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Wednesday, May 31 • 9:00am - 9:30am
(Architecture) The Perfect Room: The Restoration of the Old Senate Chamber at the Maryland State House, Annapolis Maryland

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The Old Senate Chamber of the Maryland State House was the location of nationally significant events in 1783 and 1784. As the temporary home of the Continental Congress, it was here that General George Washington resigned his commission to Congress, thus creating the first modern democracy. It was also in this room where the Treaty of Paris was ratified, officially ending the Revolutionary War. The historic space recently underwent a multi-year, state-of-the-art restoration to return the room as accurately as possible to its 18th-century appearance. Exhaustive physical investigation and meticulous research ensured the authenticity of the richly-ornamented architectural detailing and the furnishings as they would have appeared on December 23, 1783. This paper documents the decision making processes required to adapt the use of historical materials and methods of construction, to matters of budget, schedule, existing conditions and performance. "The Perfect Room" explores the real consequences and the effects of modern systems and technology on a single room preserved through pristine approaches of traditional processes using authentic 18th century materials. Traditional craftsmen, experienced in 18th-century building practices, undertook various aspects of the restoration, including the creation of flat and decorative plasterwork, millwork, flooring, blacksmithing, and painting, using period techniques. Hand-mixed paints, reclaimed flooring of the highest quality, lime plaster, and hand-planed lumber were used on all visible surfaces. From the beginning, the project team aimed for the highest standard of authenticity in the use of traditional materials and historic construction methods. Yet, the reality of restoring such a room in a modern environment meant creating a balance between using modern materials and techniques in the infrastructure and sub-surface areas and maintaining a visibly 18th-century finished space.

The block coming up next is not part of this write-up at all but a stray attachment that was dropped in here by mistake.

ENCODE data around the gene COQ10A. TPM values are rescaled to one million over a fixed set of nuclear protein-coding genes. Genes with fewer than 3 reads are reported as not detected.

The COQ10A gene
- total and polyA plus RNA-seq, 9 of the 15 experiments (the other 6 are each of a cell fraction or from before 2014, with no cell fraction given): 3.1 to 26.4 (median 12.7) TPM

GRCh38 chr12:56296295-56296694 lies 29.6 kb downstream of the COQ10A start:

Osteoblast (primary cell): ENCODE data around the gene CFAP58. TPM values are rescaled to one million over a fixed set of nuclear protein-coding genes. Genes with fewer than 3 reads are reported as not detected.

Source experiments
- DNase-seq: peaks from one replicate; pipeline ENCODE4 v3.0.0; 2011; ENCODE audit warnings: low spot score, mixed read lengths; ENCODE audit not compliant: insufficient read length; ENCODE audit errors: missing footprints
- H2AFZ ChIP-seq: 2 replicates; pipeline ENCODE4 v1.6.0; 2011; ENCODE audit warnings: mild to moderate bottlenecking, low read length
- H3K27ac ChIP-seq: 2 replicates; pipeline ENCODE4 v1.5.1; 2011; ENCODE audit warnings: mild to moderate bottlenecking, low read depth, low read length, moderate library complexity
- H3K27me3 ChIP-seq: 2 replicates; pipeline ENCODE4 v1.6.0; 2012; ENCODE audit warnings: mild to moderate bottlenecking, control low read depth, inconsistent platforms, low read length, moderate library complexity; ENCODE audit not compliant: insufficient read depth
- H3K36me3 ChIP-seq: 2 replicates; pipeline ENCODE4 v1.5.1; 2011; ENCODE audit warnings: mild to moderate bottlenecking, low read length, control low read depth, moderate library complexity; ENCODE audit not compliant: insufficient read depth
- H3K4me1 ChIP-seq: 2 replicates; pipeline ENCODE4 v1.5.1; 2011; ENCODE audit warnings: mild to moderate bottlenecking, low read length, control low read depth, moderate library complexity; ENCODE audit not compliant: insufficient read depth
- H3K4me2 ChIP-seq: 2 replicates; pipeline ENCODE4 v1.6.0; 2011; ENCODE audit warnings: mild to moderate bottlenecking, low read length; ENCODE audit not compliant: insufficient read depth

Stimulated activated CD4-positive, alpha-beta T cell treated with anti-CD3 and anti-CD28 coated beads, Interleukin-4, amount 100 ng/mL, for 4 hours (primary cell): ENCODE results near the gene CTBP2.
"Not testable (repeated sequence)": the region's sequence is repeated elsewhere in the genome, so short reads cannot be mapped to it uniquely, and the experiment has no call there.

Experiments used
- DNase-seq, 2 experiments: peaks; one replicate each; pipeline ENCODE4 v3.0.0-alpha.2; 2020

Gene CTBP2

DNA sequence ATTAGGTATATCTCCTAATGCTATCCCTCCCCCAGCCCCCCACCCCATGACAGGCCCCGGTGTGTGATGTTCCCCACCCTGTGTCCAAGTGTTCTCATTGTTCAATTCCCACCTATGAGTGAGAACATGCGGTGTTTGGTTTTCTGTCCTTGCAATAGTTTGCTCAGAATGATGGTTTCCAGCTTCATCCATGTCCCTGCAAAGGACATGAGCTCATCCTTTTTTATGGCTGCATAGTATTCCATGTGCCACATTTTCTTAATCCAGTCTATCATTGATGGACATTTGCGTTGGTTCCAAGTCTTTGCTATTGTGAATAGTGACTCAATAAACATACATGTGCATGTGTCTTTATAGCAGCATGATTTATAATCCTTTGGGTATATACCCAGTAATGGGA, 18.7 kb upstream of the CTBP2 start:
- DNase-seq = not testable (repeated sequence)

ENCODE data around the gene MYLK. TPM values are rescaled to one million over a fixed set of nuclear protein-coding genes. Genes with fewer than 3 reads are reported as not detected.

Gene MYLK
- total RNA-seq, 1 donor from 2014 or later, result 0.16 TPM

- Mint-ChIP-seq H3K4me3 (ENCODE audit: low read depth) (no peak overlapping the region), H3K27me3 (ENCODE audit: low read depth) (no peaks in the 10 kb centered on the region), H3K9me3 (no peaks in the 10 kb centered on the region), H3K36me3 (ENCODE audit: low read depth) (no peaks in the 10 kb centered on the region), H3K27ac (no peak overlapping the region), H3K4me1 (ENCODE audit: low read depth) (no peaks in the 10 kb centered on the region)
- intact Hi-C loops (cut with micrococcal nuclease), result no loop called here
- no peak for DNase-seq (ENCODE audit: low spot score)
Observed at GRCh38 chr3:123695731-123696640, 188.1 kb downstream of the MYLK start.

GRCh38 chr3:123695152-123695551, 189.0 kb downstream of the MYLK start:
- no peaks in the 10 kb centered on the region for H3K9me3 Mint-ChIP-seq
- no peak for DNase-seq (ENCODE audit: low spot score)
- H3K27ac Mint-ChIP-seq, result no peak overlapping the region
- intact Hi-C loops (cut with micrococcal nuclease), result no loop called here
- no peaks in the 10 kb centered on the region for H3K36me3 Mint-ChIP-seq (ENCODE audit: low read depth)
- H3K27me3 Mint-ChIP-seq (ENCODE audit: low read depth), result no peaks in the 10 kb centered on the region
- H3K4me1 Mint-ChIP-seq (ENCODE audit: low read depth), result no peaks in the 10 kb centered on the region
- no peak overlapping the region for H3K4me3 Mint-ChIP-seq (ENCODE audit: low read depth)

This presentation will provide an analysis of the design details for the following project components:

  • Conservation of the central niche.
  • Conservation of the original columns, and columns from an early balcony restoration.
  • Hand-mixed paints and distemper coatings.
  • Installation of edge dowelled floor boards.
  • Millwork. Why it was necessary to glue certain components of the millwork to ensure its stability.
  • Nails. Mild steel was used in the production of handmade nails; wrought iron was not available in the time frame in which the project had to be completed. Nail production also utilized machine stamping of heads in lieu of hand-forging.
  • Furring strips were primed on all sides to ensure stability and long lasting performance. There was no evidence that the original furring strips were coated.
  • Decorative Plaster was precast (rather than run-in-place) with some applied detailing for cost and schedule savings.
  • Flat Plaster on brick masonry walls, the use of rice paper to preserve traces of original 18th century plaster and wire mesh lath to ensure stability of lime plaster over a cracked brick substrate.
  • The reality of using historic materials and techniques within a building with modern mechanical systems, in-use as a functioning government complex.

avatar for David C. Overholt

David C. Overholt

Senior Project Manager, The Christman Company
Current Projects: Russell Senate Office Building Exterior Envelope Repair and Restoration, Cannon House Office Building Renewal, Capitol Hill, Washington DC. Evergreen Museum and Library Fire Suppression, Baltimore MD. Union Station Rostral Columns Restoration, Washington DC. Recently... Read More →

Wednesday May 31, 2017 9:00am - 9:30am CDT
Crystal Ballroom A Lobby Level, West Tower